What area are you in in Arkansas?  I have multiple people that have helped me with financing that I could point you toward.  The getting your feet wet stage is awesome and I'm all about doing SOMETHING instead of just sitting there deciding even if it isn't the best deal but that rate seems real high.  

Feel free to reach out anytime...

Cory

I was just looking over some old loan papers today from a mortgage I had in 1993. Interest rate was 9.0%.

I also agree the interest rate seems high, especially if it has a changeable rate or balloon. However, don't focus on that for now. Get someone in the property as a tenant after a careful screening process. And as stated by a previous poster, don't improve things in the property that don't need improving. The important things are: 1. Everything works as it should (ie, faucets and toilets aren't leaking, outlets all work and are wired correctly, ceiling fans and lights all work and so forth. Test the burners and oven on the range, make sure the water heater temp is appropriate (about 120 degrees)

2. There isn't anything that's horridly ugly. ie, red walls, black carpet, decorating is a matter of individual taste so anything you paint or redo should be for the average. Hence light colors in neutral tones, etc.

3. Check the outside of the property for issues and make a punch list of those that can be done even after the tenants have moved in. ie, when we redo a property, we get the inside completely done and then advertise it while working on exterior items. The outside of house can be painted with tenants inside. They usually won't mind because the place they rented is getting better and better!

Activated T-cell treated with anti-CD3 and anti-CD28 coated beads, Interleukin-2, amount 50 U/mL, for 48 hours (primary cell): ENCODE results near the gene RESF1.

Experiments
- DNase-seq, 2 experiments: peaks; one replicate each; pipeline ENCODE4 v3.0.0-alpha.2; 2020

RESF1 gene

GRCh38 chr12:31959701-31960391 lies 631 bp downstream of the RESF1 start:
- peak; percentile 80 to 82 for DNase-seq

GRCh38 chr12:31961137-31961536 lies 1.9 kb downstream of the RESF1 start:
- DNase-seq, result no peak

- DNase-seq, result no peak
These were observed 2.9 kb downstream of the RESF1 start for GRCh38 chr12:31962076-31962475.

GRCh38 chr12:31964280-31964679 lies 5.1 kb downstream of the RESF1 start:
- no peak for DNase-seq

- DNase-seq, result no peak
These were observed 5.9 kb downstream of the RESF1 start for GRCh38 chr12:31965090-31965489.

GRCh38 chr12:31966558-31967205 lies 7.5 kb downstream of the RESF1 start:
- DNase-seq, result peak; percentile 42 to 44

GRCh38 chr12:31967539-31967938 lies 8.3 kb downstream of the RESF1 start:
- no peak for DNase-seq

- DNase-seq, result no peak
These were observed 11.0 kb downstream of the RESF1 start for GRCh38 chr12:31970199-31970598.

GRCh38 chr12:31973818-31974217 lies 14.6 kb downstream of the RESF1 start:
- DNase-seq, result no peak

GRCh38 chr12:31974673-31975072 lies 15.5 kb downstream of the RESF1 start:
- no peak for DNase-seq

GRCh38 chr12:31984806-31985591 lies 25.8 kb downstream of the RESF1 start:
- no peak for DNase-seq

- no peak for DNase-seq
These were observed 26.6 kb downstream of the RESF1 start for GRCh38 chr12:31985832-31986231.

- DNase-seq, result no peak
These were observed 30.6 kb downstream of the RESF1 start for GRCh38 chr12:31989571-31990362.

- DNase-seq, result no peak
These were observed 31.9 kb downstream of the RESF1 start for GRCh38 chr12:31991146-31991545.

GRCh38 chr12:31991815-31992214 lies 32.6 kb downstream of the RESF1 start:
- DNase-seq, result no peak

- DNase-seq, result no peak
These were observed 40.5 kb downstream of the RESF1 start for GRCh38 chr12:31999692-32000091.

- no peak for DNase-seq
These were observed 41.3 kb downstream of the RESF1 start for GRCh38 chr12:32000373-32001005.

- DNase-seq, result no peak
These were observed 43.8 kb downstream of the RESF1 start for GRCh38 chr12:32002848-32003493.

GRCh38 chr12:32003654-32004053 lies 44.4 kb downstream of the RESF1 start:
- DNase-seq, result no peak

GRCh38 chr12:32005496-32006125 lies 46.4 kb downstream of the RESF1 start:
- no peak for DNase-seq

Congrats on getting started at a young age. Use this website a lot as there's a wealth of data on it. Once you get this property stabilized and hopefully cash flowing, keep an eye out for the next deal!

@Chandler Calvert Congratulations on taking massive action and getting into the game!  

Many people have commented that your interest rate is high. We all want the lowest rate possible.  I think your interest looks good for a first time investor on a non-owner occupied conventional loan.  Sure, there are lower rates out there, but with your current situation, I think you did very well.  

@John Teachout points out that he had a higher rate and the deal was still worth doing.  My very first real estate deal had a much higher rate, and I gladly took it.  The rate isn't as important on investment analysis as we sometimes think.  

The real measure is can the property cash flow?  Will it be fairly easy to rent and maintain?  If it pays for itself, even breaks even, it's often worth doing if you're planning on holding it for a long time.  Imagine what this house will mean to you if it's still working each day in your portfolio 20 years from now?  

Someday you will want to refinance it, and you may get a better rate; but probably not that much better.  If you can hold this first property thru your career, I promise you will be happier than if you sell it to move up to bigger and better... there is something special about the first one so keep it if you can.  

You've proven you can do a real estate deal, so lease it up and do it again!

All the Best!

A high interest rate isn't the end of the world.  You can always refinance later.

Curb appeal is huge in attracting tenants. Nobody wants to pull up to a house with an over grown lawn or weeds growing everywhere.  A fresh coat of paint inside the home can also go along way to freshen things up.

Focus on doing what you can to get a quality tenant in paying you rent.

Long term I think at the price you paid and the rent rates this sounds like a great property for you.